Thursday, September 26, 2019

Angel Island

A few weeks ago I blogged about barges... and what I could see from my window. From my window I can also see Angel Island. In fact, if it weren't for Angel Island, I could see the Golden Gate Bridge! 

Angel Island is the backdrop as sailboats jockey for position for the start of the weekly race. 
Angel Island is a State Park. It is accessible by ferry from Tiburon or from San Francisco. The Mister and I took our bikes, boarded the ferry in Tiburon, and explored Angel Island.

On the ferry, getting ready to leave Tiburon

Looking down into Ayala Cove. This is where the ferries come in.
Individuals may also rent moorings, bikes or take a tram tour. 
Angel Island has a storied past, with lots of history. Early on the Island was visited by Indians and sailors, and in 1850 it became a federal military reserve. Quarrying began, and rock was crushed to make roads on the island.

Remains of the stone crushers are found near the road, next to a quarry.

To safeguard against attack in the Civil War three artillery batteries were constructed and Camp Reynolds was built. There are still a number of buildings from this era, as well as additional buildings that were added to meet the needs of the military in later years.

The garrison building and other buildings at Camp Reynolds.
picture from Angel Island site.

This is the Camp Reynolds hospital, which was built in the early 1900's
The Island was used to support other military endeavors, and then in 1891 it became a quarantine station for ships entering San Francisco Bay. The island also housed soldiers with infectious diseases. In 1901 the detention facilities were used as a discharge camp for soldiers returning from the Philippines. Construction on Ft. McDowell and the immigration center began around 1910. Over 600,000 soldiers were processed through Ft. McDowell during the first World War.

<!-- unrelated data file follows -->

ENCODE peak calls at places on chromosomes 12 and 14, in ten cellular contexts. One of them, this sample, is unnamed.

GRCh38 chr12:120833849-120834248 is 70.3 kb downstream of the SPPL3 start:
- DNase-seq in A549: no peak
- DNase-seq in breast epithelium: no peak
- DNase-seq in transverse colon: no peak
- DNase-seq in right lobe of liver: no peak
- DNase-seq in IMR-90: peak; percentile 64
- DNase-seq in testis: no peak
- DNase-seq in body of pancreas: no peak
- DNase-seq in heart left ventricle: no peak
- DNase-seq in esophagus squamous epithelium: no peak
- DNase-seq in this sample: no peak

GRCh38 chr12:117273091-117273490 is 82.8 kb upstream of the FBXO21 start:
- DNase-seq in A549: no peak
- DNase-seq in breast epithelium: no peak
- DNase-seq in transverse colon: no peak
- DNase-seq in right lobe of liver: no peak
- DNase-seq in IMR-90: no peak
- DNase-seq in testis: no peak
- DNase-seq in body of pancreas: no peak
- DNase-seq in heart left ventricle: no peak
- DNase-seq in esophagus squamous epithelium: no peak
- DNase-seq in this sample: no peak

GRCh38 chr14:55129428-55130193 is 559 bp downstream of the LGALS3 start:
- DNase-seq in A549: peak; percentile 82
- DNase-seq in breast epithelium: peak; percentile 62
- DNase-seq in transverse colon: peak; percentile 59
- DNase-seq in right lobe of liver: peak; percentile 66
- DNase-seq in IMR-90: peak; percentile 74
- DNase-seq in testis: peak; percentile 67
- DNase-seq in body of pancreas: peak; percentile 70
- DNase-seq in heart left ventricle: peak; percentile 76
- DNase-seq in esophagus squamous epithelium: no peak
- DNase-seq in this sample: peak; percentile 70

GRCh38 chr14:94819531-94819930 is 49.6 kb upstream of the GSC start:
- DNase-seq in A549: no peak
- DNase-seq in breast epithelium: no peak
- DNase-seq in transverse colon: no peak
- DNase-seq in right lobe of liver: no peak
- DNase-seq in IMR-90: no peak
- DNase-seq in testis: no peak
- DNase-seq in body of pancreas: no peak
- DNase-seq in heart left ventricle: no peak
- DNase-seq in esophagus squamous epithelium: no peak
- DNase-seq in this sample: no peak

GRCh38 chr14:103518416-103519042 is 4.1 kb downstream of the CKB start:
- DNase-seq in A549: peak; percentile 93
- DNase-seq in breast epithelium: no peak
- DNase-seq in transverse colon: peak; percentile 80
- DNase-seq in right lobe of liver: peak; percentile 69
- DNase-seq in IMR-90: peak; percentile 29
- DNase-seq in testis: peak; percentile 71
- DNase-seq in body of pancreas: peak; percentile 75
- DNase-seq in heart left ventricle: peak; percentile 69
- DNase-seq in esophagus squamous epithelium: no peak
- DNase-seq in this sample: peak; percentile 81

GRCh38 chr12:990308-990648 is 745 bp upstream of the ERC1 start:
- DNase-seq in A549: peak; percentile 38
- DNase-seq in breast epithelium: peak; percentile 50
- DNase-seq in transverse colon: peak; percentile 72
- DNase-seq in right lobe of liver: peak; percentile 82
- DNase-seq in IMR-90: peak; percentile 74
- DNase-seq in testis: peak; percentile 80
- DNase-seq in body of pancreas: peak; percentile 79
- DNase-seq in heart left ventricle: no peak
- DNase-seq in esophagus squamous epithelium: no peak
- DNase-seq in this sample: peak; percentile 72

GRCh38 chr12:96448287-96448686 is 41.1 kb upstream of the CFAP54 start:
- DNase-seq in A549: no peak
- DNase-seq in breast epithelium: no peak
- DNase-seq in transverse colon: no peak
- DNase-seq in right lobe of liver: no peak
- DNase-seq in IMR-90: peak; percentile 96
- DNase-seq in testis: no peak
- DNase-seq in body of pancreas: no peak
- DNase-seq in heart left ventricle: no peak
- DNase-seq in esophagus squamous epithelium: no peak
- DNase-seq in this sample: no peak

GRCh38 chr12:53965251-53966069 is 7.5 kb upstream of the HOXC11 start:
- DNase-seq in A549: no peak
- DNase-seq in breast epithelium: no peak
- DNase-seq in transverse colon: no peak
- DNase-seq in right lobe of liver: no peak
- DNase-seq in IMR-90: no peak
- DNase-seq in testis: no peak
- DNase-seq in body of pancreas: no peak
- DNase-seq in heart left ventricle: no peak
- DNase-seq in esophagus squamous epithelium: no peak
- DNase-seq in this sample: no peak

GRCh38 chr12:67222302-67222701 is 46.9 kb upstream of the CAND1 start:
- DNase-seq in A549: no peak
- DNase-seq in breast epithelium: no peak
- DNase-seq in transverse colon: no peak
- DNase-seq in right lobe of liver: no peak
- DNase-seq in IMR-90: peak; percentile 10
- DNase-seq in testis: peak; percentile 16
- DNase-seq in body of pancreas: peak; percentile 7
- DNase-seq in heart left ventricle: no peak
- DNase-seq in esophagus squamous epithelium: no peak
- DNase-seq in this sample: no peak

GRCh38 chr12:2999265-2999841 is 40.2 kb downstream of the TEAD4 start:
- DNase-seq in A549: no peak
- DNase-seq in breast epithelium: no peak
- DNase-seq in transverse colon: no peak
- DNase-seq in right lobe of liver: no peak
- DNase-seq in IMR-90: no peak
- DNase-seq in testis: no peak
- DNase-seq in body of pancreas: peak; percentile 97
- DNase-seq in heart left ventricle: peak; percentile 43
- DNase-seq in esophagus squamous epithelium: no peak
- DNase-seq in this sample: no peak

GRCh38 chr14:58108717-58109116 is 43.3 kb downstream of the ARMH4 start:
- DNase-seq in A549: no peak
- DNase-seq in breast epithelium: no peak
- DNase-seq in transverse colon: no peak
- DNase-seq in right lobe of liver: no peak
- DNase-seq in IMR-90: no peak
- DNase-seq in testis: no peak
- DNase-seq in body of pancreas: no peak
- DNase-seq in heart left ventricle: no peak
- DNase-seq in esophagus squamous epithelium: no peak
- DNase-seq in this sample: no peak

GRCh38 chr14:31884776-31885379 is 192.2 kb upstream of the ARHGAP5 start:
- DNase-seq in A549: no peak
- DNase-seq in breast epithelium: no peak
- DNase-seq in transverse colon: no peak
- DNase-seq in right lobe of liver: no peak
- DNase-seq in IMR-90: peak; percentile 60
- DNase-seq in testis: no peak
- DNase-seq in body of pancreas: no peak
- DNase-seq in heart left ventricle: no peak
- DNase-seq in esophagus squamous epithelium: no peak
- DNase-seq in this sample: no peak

Riding through Ft. McDowell - an amazing ghost town.

A Military Museum in the guard house and jail on Ft. McDowell

Only a few of the buildings at the fort's east garrison are still habitable. A few of the officer's quarters are used for resident staff of the park.

We could not ride our bikes down to the immigration station, which is often referred to as the Ellis Island of the west. We both wanted to see it... next trip! Over 225,000 immigrants were detained at the station between 1910 and 1940. Most of the immigrants were Chinese or Japanese. Those wishing to come to our country at that time had to be educated and practicing needed professions. The country did not want laborers to come in from other countries taking jobs from Americans.

During World War II the garrison was again used for a point of embarkation for soldiers as well as to detain prisoners of war. In 1945 the island was used, once again, to process returning soldiers.

In the 1950's an area of the island became a Nike missile base, with 12 underground missiles designed for anti-aircraft defense. The missiles were removed in the early 60's and the island was turned over to the State.

The Perimeter Road around the island is about 5 miles in length. Bikers, hikers, Segway tours and a tram tour circle the island. The road was almost always our own as we peddled up and down the hills and enjoyed the spectacular views!

Looking towards are house
The Bay Bridge from San Francisco to Oakland
The Golden Gate Bridge
A container ship is heading out to sea.
It looks as big as Alcatraz, which is on the right.,
and seemingly dwarfs San Francisco.

Folks with bikes boarded the return ferry first.
Here is the line of folks following us onto the boat. 
Our return to Tiburon, after a glorious day on Angel Island,
and an amazing trip through time!


  1. How wonderful to have that almost in your backyard so to speak!

    1. You bet! It is lovely to look at, and was beautiful to visit. We hope to get back there next summer.


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